A lot of people smoke here – and when I say a lot, I mean, a WHOLE LOT. Most restaurants and bars allow smoking indoors, and many other types of recreational places will allow it as well. It can be a problem if you detest smoking and you go into a restaurant because sometimes the smoking section will be open to the nonsmoking section, making the entire area smokey. Some places have an enclosed area for smokers, but that only seems to be in newer establishments.

Vending machines sell cigarettes on the streets. I was surprised to see this since I hadn’t seen a cigarette vending machine since the 90s. Marlboro is a big brand here and I have seen many cigarette shops that are Marlboro brand shops.


While smoking is not taboo, smoking while walking is. People are prohibited from smoking and walking down the street. There are usually designated smoking areas on streets which will have an ashtray readily available for butts. At first I was really surprised that they would attempt to regulate smoking outside on streets, but the longer I’ve been here the more it makes sense – Japan is so densely populated that if people walked and smoked someone could easily get burned – and no polite Japanese person would want that to happen!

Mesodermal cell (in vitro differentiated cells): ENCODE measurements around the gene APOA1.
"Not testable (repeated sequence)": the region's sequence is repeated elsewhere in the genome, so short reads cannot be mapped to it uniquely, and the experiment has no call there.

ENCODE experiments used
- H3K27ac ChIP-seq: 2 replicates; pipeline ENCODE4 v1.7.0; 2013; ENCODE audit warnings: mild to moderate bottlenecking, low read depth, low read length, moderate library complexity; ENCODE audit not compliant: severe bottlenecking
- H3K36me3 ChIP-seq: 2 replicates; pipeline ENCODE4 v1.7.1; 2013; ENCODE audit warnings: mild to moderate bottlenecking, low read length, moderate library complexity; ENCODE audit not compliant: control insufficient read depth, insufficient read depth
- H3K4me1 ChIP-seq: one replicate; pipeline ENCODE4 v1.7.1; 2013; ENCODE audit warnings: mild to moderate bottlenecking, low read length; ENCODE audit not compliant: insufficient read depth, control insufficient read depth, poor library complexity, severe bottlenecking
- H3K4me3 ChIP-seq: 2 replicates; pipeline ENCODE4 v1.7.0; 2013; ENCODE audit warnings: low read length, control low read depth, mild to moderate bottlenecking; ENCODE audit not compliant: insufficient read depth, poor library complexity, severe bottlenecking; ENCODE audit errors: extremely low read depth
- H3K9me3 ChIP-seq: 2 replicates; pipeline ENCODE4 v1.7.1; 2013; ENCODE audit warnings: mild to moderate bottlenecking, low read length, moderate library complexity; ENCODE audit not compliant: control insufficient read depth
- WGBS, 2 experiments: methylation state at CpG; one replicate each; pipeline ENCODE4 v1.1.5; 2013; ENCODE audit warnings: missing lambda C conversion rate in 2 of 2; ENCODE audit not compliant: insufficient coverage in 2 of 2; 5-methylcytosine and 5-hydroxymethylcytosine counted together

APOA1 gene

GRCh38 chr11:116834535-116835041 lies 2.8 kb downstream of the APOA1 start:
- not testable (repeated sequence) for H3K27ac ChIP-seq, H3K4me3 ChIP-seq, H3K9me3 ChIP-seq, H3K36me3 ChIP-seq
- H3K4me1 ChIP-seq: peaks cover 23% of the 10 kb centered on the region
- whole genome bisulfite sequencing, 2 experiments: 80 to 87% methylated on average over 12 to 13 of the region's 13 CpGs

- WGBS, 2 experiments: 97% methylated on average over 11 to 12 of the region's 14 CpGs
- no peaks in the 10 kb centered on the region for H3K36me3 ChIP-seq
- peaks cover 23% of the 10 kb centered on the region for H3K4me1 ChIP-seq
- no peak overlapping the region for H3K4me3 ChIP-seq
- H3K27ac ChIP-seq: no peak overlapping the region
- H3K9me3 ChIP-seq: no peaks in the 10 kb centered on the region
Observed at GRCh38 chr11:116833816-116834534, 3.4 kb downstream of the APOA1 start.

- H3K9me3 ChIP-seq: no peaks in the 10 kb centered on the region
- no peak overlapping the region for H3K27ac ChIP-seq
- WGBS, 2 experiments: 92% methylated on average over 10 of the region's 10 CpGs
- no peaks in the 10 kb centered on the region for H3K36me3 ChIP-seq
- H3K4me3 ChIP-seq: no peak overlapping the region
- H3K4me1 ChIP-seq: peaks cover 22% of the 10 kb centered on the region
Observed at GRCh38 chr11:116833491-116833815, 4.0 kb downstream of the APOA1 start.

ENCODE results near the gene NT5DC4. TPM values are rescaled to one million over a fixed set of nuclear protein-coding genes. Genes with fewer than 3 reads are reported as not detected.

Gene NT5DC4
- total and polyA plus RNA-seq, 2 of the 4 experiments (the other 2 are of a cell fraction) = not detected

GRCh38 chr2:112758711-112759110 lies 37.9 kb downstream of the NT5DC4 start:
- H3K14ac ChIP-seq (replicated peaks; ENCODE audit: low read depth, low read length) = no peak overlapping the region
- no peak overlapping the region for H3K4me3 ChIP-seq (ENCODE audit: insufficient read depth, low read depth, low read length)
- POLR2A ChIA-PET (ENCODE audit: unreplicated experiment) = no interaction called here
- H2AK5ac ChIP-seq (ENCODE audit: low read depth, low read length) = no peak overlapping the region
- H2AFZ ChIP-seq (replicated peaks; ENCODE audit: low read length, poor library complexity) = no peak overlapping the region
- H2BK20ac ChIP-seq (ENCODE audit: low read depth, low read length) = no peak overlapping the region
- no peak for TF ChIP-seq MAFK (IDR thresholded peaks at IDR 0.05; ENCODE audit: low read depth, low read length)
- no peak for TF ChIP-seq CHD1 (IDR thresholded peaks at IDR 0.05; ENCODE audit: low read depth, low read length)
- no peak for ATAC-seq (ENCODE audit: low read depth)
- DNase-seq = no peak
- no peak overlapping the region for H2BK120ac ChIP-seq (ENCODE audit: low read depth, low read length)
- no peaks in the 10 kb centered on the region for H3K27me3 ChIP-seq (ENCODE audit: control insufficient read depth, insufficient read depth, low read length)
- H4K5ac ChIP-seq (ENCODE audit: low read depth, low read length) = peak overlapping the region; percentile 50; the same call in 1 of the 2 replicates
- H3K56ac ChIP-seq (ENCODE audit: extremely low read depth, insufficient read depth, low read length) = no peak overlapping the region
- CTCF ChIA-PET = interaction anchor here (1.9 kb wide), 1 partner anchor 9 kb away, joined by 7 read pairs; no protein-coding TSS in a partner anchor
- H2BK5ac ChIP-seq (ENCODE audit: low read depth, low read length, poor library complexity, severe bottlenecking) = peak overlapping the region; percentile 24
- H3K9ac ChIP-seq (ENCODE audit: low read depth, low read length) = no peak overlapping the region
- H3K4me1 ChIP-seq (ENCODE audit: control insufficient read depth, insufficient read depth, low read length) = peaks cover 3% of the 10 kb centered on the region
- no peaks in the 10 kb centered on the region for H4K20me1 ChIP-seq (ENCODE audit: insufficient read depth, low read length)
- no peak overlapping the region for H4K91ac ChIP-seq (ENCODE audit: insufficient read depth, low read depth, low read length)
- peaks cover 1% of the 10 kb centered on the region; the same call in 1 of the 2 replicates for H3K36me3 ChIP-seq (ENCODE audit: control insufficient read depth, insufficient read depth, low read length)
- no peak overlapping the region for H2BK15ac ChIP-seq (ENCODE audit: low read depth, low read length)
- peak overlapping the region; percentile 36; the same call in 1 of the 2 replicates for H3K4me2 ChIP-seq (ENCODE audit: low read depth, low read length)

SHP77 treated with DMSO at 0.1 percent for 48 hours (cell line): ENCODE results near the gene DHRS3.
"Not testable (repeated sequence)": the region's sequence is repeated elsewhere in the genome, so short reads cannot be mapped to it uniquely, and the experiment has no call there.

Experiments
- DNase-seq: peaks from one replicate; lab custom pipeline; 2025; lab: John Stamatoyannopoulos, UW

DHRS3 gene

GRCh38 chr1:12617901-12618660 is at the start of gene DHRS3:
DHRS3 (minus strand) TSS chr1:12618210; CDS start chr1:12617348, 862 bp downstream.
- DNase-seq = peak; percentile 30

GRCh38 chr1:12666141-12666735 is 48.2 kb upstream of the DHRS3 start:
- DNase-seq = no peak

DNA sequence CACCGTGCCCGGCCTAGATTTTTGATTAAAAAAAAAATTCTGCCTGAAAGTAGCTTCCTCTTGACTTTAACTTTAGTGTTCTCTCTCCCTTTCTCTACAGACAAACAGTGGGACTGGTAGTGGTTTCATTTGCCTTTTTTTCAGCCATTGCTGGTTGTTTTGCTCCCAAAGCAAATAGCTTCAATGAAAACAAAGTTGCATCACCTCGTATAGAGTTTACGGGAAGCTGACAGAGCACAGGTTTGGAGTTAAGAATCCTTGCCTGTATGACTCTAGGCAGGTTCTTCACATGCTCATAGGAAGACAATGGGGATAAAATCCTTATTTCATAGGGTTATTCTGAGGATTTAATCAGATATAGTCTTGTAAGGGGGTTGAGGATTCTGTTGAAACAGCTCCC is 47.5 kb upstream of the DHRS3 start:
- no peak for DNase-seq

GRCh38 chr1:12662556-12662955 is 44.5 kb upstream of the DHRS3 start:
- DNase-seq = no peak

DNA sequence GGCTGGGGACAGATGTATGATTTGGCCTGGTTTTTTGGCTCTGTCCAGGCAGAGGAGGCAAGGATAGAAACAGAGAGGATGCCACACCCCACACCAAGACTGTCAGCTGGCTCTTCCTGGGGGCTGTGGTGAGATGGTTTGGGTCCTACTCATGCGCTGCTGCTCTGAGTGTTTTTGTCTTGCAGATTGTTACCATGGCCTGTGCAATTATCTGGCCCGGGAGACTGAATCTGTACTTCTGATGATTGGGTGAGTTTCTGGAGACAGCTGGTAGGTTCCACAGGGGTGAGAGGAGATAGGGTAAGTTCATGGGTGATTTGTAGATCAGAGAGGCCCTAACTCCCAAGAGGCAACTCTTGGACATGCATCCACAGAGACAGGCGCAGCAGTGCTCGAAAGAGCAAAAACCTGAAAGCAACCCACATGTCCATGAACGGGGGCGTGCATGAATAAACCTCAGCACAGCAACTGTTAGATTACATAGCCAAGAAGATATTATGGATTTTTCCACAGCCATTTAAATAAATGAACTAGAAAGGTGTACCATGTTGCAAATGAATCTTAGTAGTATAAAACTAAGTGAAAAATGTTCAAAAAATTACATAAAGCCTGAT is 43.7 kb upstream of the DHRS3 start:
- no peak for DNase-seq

Much like smoking, heavy drinking is accepted in Japan as well. On many nights when I get off work at 9 pm if I run to the store to get something I can expect to see an extremely drunk salaryman  in his work suit completely wasted. If I’m really lucky, he may be passed out on a street corner, or ride his bike into a curb (True story! Two guys on one bike rode into a curb while trying to speak broken English to me!) On the weekend in Sannomiya, Kobe’s city center, people gather in a concrete park and drink – the later it gets the sloppier people get and I’ve seen people vomit here on more than one occasion (you’re welcome for me sharing that).